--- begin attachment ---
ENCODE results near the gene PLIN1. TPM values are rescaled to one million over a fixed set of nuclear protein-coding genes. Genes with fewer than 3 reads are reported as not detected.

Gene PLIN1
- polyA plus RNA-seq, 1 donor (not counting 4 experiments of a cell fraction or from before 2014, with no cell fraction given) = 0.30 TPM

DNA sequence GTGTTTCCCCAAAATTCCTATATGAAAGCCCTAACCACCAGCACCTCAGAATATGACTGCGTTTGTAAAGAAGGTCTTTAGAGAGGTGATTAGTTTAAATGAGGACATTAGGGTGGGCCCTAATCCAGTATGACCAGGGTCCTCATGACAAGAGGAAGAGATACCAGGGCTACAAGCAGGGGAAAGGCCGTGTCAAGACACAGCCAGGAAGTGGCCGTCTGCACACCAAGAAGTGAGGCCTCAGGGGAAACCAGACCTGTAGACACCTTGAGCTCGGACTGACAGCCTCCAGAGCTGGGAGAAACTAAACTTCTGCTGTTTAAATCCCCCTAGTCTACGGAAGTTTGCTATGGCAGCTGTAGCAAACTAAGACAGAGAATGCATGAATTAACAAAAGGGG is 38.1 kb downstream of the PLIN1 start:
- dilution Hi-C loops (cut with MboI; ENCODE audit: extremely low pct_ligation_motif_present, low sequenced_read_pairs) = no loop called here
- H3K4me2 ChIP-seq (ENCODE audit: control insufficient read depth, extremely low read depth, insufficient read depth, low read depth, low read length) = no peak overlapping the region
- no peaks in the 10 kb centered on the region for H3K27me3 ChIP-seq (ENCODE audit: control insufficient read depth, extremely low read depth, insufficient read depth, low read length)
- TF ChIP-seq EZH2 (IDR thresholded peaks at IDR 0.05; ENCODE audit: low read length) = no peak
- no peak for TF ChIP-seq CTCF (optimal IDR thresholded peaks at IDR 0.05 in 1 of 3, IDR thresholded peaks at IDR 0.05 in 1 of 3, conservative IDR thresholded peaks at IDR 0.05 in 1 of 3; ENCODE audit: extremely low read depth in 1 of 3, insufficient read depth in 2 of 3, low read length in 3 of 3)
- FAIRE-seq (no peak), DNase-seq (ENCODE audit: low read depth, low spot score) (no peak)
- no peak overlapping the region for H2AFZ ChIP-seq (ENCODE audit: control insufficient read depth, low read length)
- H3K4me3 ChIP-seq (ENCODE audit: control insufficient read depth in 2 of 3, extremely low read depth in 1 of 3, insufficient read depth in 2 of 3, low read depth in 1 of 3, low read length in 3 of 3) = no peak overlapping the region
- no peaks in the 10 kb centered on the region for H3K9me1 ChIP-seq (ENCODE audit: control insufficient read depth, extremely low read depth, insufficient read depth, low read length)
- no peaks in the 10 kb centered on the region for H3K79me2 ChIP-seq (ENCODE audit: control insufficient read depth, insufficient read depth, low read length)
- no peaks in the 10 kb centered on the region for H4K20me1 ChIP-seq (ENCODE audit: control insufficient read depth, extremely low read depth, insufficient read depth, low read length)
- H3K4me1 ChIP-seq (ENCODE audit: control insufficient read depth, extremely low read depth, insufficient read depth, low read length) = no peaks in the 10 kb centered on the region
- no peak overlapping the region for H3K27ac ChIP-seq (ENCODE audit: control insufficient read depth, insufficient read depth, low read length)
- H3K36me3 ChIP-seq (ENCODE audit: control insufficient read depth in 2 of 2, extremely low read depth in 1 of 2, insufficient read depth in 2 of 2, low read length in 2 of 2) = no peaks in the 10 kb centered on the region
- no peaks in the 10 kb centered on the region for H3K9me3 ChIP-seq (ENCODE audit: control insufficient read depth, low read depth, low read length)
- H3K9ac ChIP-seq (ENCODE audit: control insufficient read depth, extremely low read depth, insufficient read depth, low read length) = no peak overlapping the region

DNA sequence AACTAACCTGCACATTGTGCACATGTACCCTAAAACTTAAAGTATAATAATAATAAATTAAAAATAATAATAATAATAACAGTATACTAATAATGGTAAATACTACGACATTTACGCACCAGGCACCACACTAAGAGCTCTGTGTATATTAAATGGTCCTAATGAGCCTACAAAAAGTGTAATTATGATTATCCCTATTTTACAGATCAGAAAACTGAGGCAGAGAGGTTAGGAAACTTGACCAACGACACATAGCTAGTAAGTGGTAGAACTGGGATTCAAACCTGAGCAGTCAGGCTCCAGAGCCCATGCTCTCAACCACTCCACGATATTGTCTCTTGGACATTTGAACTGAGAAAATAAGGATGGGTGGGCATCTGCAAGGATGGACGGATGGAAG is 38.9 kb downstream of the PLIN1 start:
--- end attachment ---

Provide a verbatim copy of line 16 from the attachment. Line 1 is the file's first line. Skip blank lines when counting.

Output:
- H3K4me1 ChIP-seq (ENCODE audit: control insufficient read depth, extremely low read depth, insufficient read depth, low read length) = no peaks in the 10 kb centered on the region